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  • [ December 05, 2018]

    Emulsion and foam stability: one drop and bubble at a time

  • Speaker:
    Gerald G. Fuller
    Dec. 11, 2018
    Room 210, COE Building No.1
    Dongxiao Zhang
  • Abstract
  • The stability of emulsions and foams are affected by a number of physical processes. As thin liquid films surrounding bubbles and drops drain, film rupture can occur, leading to coalescence and to coarsening. A common approach to appreciating stability in these systems is to create a bulk emulsion or foam and to follow the rate of creaming (for an emulsion) or collapse and drainage (for a foam). In this lecture, an alternative approach is described whereby individual bubbles and drops are monitored as they approach a fluid/fluid interface until coalescence ensues. These measurements utilize a newly developed instrument, the Dynamic Fluid Film Interferometer (DFI) where draining film thicknesses can be measured in space and time as well as the pressure drop (Laplace pressure) across the interface. Application of the DFI to study two problems is presented: (1) coalescence of oil/water emulsions in the presence of asphaltenes and (2) antifoaming of lubricating oils.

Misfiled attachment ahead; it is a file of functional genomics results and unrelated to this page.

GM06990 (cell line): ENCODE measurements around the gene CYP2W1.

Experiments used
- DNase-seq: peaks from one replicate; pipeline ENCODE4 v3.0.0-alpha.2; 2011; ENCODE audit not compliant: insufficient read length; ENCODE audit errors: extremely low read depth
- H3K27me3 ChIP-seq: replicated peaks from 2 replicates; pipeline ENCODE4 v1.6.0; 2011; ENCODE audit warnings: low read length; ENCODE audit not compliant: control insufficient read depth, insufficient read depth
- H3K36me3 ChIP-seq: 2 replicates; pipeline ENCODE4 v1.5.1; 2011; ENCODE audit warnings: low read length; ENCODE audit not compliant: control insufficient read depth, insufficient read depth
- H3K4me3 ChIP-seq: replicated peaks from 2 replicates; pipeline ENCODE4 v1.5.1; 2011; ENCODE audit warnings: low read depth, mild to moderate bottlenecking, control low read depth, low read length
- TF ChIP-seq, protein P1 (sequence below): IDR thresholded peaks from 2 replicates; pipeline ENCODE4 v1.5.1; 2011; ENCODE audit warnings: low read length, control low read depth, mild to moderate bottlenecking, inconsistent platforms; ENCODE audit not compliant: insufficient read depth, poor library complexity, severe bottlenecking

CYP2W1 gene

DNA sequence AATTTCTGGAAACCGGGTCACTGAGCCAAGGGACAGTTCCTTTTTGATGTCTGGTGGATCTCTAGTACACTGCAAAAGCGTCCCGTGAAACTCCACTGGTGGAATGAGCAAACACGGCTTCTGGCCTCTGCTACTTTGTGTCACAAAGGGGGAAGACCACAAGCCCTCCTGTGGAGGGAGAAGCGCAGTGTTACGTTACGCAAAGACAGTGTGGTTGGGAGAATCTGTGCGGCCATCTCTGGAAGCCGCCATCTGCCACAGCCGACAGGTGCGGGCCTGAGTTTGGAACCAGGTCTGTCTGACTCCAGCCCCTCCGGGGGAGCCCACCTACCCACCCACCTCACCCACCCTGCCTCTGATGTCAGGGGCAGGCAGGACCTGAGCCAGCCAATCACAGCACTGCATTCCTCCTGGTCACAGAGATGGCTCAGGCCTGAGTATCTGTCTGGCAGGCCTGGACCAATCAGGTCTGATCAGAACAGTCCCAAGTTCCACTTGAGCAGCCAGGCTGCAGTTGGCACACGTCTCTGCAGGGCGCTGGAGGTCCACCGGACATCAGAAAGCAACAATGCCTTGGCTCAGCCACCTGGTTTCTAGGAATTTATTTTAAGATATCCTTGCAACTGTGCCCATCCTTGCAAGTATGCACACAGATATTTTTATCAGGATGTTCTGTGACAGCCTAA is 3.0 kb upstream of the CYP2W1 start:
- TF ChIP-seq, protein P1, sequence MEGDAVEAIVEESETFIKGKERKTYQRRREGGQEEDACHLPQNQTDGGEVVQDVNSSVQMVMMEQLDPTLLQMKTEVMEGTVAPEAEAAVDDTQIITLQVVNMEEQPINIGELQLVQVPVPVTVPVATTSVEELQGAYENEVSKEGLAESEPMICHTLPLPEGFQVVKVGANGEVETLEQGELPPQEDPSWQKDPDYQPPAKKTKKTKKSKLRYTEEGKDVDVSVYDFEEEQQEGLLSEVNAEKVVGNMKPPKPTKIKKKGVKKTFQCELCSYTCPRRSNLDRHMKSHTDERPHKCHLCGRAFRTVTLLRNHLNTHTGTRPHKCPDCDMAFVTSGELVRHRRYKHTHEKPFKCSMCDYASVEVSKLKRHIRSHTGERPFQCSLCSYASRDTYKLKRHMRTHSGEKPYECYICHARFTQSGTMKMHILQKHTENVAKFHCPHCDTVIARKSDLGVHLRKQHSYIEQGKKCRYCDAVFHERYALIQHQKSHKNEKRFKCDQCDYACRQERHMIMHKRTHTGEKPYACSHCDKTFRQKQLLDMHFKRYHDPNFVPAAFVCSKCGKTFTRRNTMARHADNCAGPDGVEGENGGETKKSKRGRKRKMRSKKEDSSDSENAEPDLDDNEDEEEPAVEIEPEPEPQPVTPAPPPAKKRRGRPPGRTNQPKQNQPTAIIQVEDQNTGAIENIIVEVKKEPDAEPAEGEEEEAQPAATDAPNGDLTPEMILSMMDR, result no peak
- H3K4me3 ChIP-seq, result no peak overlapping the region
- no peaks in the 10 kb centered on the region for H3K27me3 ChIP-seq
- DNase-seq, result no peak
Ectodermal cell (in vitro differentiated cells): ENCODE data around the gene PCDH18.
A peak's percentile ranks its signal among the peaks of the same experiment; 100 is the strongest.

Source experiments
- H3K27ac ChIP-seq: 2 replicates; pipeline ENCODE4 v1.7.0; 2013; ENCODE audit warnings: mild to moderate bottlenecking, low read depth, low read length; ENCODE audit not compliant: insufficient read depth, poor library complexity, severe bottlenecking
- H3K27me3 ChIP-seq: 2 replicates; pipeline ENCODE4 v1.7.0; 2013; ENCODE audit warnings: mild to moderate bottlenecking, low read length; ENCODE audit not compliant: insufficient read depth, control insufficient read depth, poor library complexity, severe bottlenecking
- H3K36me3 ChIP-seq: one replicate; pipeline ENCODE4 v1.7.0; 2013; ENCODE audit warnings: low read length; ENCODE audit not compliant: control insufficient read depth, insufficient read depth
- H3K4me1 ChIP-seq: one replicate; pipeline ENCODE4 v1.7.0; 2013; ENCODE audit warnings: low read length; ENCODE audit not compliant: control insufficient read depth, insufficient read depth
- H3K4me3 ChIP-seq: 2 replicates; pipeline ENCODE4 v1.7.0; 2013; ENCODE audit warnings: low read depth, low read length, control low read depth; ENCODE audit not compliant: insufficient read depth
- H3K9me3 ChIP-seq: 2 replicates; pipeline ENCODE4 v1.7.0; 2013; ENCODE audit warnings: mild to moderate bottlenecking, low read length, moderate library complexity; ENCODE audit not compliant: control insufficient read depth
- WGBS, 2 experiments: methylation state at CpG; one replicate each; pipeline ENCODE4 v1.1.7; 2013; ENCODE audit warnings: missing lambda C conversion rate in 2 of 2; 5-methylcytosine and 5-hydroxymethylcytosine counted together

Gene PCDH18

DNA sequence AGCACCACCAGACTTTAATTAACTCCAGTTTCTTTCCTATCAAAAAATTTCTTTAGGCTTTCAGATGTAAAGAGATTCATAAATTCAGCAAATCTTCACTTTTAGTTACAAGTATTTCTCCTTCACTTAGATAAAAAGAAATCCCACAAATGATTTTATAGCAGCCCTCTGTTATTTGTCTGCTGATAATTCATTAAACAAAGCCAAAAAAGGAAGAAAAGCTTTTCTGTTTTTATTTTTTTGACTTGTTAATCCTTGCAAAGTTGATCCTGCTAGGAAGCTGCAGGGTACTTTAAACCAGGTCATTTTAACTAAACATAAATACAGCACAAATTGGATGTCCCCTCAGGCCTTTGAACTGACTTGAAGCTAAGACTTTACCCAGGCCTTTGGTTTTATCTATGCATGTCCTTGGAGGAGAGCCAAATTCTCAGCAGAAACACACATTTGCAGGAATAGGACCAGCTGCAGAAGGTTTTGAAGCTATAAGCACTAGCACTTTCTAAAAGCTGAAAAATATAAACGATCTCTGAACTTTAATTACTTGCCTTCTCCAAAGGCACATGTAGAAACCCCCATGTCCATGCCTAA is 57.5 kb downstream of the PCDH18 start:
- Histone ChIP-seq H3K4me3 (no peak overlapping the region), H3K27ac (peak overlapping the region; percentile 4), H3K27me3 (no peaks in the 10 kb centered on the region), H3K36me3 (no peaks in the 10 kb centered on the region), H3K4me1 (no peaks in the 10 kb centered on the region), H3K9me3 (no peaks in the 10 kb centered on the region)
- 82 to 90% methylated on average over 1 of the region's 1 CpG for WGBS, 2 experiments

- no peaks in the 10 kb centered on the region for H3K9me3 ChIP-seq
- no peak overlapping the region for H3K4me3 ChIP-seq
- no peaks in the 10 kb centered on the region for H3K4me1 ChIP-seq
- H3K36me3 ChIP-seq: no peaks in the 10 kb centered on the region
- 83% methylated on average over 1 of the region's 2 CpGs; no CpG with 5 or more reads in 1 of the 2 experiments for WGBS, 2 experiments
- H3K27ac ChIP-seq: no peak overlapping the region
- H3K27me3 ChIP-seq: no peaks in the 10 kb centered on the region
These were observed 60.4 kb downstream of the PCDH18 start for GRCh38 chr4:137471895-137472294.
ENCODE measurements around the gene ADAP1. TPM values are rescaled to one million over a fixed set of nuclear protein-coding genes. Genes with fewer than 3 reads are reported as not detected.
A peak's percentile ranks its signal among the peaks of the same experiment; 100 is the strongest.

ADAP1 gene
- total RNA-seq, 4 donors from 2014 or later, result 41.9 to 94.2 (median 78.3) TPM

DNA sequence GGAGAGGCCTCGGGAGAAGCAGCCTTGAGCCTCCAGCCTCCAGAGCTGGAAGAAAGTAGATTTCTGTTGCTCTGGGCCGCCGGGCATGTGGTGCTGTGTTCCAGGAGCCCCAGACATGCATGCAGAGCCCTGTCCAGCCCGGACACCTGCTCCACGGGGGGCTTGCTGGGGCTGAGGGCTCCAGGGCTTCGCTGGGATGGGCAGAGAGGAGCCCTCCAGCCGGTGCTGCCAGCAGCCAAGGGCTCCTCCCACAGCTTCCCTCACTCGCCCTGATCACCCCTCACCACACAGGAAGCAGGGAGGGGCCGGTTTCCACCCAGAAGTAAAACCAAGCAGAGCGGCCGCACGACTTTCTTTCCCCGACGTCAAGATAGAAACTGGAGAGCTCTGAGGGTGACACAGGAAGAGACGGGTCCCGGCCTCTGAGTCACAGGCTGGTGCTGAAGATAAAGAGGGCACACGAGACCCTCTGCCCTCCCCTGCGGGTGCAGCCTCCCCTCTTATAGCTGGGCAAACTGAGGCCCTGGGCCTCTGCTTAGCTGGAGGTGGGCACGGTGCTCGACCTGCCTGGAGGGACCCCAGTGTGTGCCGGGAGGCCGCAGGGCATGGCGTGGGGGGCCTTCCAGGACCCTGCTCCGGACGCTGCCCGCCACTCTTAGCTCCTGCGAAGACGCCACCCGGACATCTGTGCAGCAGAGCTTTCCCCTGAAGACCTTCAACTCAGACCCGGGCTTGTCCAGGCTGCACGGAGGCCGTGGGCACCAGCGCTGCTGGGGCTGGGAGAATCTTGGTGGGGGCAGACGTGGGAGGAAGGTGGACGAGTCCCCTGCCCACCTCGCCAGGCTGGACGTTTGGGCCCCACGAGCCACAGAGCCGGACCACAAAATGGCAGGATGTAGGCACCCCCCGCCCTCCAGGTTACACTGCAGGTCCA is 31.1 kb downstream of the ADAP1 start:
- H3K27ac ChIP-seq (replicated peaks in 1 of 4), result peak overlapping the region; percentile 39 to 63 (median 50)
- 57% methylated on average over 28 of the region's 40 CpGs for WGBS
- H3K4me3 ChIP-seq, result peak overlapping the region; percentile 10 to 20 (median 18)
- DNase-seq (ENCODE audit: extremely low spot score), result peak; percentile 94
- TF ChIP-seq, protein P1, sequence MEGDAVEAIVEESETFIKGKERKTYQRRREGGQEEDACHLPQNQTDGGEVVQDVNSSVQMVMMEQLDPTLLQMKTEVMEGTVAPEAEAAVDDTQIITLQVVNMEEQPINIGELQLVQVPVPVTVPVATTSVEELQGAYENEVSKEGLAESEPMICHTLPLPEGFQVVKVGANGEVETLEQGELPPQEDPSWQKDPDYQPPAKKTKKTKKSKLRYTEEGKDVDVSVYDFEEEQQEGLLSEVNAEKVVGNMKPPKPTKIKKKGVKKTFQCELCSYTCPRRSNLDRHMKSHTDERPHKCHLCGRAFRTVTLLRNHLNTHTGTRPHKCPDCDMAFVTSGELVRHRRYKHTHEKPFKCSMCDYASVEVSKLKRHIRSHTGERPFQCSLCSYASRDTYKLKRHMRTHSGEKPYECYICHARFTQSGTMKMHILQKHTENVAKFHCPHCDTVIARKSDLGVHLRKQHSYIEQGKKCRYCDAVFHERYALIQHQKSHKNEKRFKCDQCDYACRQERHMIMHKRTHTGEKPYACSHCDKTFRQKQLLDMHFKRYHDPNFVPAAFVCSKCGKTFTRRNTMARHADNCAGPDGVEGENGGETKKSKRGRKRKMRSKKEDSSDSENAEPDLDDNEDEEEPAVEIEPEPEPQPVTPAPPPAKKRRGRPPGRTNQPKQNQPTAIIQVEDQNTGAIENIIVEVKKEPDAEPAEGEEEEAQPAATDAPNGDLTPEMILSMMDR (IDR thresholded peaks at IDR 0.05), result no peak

• Biography
  • Gerald Fuller is the Fletcher Jones Professor of Chemical Engineering at Stanford University. He joined Stanford in 1980 following his graduate work at Caltech where he acquired his MS and PhD degrees. His undergraduate education was obtained at the University of Calgary, Canada. Professor Fuller's interests lie in studies of rheology and interfacial fluid mechanics. His work has been recognized by receipt of the Bingham Medal of The Society of Rheology, membership in the National Academy of Engineering, election to the American Academy of Arts and Science, and honorary doctorates from the Universities of Crete, Greece, and Leuven, Belgium. He presently serves as the General Secretary to the International Committee on Rheology.